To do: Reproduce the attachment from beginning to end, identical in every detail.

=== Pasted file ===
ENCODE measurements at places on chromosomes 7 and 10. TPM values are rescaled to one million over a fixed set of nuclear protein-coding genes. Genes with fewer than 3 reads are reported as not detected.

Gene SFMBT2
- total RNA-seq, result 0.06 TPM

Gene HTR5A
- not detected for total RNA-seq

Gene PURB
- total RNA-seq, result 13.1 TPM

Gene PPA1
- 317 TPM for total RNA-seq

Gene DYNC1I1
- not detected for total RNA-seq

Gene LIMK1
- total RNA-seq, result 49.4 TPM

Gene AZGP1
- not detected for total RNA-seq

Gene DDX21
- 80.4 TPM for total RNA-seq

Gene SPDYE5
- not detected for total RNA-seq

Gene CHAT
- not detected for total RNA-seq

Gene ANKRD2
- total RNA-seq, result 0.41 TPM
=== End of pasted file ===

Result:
ENCODE measurements at places on chromosomes 7 and 10. TPM values are rescaled to one million over a fixed set of nuclear protein-coding genes. Genes with fewer than 3 reads are reported as not detected.

Gene SFMBT2
- total RNA-seq, result 0.06 TPM

Gene HTR5A
- not detected for total RNA-seq

Gene PURB
- total RNA-seq, result 13.1 TPM

Gene PPA1
- 317 TPM for total RNA-seq

Gene DYNC1I1
- not detected for total RNA-seq

Gene LIMK1
- total RNA-seq, result 49.4 TPM

Gene AZGP1
- not detected for total RNA-seq

Gene DDX21
- 80.4 TPM for total RNA-seq

Gene SPDYE5
- not detected for total RNA-seq

Gene CHAT
- not detected for total RNA-seq

Gene ANKRD2
- total RNA-seq, result 0.41 TPM